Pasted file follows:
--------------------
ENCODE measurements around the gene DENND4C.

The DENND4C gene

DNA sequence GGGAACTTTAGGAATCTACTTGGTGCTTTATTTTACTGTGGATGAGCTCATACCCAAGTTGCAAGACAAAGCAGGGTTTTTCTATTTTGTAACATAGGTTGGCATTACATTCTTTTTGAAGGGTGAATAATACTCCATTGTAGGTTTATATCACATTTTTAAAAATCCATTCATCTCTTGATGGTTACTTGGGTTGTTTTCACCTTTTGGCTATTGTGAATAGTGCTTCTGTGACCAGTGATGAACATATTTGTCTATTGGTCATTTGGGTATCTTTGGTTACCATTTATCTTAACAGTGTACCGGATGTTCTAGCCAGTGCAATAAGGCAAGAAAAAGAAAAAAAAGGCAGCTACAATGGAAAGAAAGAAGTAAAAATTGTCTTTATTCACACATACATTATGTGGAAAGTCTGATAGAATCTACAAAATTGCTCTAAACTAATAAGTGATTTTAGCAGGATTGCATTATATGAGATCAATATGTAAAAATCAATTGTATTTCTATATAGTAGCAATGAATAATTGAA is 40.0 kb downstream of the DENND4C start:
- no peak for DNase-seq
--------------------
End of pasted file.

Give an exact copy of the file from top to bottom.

ENCODE measurements around the gene DENND4C.

The DENND4C gene

DNA sequence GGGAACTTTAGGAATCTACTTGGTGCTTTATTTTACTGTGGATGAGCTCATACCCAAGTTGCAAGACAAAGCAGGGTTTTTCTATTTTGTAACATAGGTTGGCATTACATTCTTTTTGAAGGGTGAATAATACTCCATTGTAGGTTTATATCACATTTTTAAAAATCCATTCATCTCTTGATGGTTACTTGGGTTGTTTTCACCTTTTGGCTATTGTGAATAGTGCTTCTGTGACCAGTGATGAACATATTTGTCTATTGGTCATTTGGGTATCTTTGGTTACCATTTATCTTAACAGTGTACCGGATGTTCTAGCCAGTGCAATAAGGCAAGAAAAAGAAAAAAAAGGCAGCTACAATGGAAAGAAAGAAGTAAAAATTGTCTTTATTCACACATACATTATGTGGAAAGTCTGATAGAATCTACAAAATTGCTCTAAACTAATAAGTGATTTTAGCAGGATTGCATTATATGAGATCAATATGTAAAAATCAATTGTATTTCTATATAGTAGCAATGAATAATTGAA is 40.0 kb downstream of the DENND4C start:
- no peak for DNase-seq